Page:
branding is necessary, we’re not all
Kardashians here.
Tolentino, however, embraces
that unpredictability and runs
with it. Reading her essays makes
you feel like you could learn any-
thing, because hey, Jia did. Know-
ing yourself is a more crucial asset
than anything else these days,
and allows for a bigger worldview.
Tolentino’s talent is capturing this
perspective in words, inspiring her
readers to take the same leap.
Beyond her raw talent for writ-
ing, Tolentino’s “it” factor, the

reason “Trick Mirror” is flying off
shelves and appearing every three
tweets in my newsfeed, is her gen-
uine excitement for life. The last
four years have been a rollercoast-
er, something that Tolentino says
was the impetus for her book in the
first place: “I was so miserable in
early 2017, and I was like, I’m going
to be miserable for the next four
years.” She reflect-
ed, “A book is one
way to be miser-
able in a way that’s
really productive.”
Productive or not,
the fruit of her
misery is surpris-
The world since
2016 has seemed
like a cruel joke to
many, but she sees
a reason to laugh
at it. To Tolentino,
the urgent nature of our country’s
problems are countered by brilliant
art, books and cultural phenomena
that make surviving the darkness
worth it.
Tolentino is fascinated by Gen
Z and their relationship with the
media and internet. We talked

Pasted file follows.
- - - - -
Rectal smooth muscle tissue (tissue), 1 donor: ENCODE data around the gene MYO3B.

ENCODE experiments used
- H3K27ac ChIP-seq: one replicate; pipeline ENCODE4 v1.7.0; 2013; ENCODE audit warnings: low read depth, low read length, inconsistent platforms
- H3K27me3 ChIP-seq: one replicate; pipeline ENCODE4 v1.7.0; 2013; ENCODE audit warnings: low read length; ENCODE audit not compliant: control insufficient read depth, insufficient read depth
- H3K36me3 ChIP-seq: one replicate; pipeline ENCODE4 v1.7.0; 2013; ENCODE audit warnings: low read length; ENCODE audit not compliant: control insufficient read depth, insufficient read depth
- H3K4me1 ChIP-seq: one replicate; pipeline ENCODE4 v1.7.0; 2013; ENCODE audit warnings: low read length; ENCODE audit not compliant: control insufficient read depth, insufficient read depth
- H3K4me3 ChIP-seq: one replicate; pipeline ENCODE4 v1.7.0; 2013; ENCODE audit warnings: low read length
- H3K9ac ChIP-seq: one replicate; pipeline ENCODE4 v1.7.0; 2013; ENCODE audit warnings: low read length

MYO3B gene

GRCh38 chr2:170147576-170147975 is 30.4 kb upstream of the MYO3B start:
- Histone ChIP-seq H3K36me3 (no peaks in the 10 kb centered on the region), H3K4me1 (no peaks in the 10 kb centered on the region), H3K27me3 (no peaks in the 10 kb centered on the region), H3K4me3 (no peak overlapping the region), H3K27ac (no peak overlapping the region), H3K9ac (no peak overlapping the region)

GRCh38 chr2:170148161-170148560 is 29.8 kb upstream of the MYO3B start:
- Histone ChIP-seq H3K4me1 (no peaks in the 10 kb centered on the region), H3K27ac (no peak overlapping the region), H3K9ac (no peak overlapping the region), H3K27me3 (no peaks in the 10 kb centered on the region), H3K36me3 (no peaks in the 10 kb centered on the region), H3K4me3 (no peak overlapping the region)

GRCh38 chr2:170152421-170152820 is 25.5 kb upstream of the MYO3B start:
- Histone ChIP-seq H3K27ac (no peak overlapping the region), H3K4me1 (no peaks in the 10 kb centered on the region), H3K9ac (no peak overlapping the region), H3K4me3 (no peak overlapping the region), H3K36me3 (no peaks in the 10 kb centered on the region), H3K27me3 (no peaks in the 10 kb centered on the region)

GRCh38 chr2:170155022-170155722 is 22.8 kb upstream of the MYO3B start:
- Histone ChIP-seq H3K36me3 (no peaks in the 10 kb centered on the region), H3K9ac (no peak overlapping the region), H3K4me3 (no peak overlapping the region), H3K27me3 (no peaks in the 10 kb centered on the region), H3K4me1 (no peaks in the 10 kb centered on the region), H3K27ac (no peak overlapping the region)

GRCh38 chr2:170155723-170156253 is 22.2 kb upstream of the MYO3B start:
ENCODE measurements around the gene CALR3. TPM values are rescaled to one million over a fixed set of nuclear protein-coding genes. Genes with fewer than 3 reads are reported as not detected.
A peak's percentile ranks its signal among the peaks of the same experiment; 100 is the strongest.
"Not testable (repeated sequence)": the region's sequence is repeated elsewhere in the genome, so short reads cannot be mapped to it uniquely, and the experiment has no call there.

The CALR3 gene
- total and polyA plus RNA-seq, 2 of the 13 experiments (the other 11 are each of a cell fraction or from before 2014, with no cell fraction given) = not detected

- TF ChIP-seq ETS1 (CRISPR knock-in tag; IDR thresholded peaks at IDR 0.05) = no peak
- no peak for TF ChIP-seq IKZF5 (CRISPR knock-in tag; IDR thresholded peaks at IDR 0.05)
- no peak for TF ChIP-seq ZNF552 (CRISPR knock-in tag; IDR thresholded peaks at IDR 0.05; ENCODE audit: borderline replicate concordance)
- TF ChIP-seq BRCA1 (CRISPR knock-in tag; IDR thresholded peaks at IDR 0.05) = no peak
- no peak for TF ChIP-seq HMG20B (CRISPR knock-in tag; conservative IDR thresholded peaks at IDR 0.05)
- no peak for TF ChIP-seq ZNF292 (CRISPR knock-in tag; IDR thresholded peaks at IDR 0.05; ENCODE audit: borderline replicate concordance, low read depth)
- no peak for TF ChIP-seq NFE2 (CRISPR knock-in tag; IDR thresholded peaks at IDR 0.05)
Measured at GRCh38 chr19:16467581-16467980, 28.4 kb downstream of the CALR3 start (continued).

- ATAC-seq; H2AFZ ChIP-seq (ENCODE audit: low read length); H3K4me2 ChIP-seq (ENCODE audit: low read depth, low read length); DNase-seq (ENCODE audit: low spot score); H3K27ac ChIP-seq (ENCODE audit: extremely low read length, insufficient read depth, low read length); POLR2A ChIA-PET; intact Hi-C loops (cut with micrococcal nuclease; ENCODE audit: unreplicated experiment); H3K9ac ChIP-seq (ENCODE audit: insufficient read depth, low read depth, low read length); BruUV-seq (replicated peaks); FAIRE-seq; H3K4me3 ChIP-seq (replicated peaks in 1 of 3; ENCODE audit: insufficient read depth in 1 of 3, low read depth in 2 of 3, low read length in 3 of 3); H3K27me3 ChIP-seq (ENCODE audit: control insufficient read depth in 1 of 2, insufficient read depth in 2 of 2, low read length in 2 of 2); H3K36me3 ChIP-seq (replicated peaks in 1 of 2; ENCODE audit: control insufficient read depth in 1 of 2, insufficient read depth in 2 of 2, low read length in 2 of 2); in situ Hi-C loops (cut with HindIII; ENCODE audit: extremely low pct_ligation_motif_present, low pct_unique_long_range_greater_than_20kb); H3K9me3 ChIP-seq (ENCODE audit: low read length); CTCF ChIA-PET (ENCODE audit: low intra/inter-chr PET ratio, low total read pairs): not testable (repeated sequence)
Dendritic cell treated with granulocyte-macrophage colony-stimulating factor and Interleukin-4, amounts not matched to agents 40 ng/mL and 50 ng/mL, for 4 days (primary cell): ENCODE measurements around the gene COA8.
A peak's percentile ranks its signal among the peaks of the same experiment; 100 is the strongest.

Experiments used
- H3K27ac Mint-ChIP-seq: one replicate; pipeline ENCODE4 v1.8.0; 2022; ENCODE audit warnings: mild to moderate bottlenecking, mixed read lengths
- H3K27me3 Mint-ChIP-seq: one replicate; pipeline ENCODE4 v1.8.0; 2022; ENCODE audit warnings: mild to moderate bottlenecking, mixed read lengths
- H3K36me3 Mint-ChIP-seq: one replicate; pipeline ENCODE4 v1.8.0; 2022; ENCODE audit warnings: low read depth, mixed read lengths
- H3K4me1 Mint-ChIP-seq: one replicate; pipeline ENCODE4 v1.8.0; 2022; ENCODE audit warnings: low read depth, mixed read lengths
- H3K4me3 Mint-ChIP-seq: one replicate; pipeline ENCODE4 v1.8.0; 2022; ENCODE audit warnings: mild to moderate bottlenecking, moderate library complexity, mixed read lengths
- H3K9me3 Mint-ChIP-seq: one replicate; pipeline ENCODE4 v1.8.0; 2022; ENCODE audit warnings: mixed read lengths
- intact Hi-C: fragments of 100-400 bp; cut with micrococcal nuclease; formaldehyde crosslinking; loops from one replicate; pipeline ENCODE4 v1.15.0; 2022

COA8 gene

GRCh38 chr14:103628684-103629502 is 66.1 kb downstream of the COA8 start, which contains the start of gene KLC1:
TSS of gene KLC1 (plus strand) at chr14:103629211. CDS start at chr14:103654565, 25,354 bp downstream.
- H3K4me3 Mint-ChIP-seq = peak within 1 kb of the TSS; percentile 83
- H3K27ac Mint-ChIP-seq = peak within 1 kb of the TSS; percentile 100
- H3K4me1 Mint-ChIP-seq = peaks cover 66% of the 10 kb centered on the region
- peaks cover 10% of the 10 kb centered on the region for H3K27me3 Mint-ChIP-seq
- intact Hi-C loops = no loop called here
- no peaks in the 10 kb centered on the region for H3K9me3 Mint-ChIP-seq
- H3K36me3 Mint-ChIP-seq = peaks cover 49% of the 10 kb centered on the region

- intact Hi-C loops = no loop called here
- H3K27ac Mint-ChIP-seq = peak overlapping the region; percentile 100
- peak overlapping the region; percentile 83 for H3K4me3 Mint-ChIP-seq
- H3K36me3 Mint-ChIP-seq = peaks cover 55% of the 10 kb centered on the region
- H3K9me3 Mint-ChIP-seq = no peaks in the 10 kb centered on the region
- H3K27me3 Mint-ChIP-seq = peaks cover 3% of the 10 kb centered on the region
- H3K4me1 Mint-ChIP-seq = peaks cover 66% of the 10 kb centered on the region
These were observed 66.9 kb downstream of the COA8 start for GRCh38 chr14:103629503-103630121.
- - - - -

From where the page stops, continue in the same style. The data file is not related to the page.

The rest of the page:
extensively about the differences
in social media between those in
my age group, her millennial expe-
rience and the experiences of those
younger than me. She interviewed
many Gen Z-ers for an upcom-
ing piece, saying that “It’s really
interesting, as someone who still
interacts with the world as a young
person, to be talking to these teen-
agers, and I’m asking them about
these extremely basic facts of life,
like it’s really nothing to them, and
it’s very clear they feel as though
they’re talking to someone that’s
70, you know?” Despite this, they
would probably find Tolentino’s
writing pretty interesting, maybe
even let out a giggle or two. She
is undeniably relevant to any age
group, something that not many
people can claim.
“I feel weirdly gratified by get-
ting, I mean, especially with femi-
nism, an email from a 75-year-old
woman, being like, ‘I really like
this thing you wrote,’” Tolentino
said on the subject. She has active-
ly avoided settling into the siloed
nature of modern media, instead
challenging herself to get over
that “internal hurdle,” “like (she’s)
going to write a piece about a phe-
nomenon that has to make sense to
somebody who has no idea about
anything about it.”


Thursday, August 15, 2019
The Michigan Daily — michigandaily.com

Jia Tolentino @


Monday, Aug. 26

7:00 p.m.


A talk with Jia Tolentino



Senior Arts Editor

Read more at michigandaily.com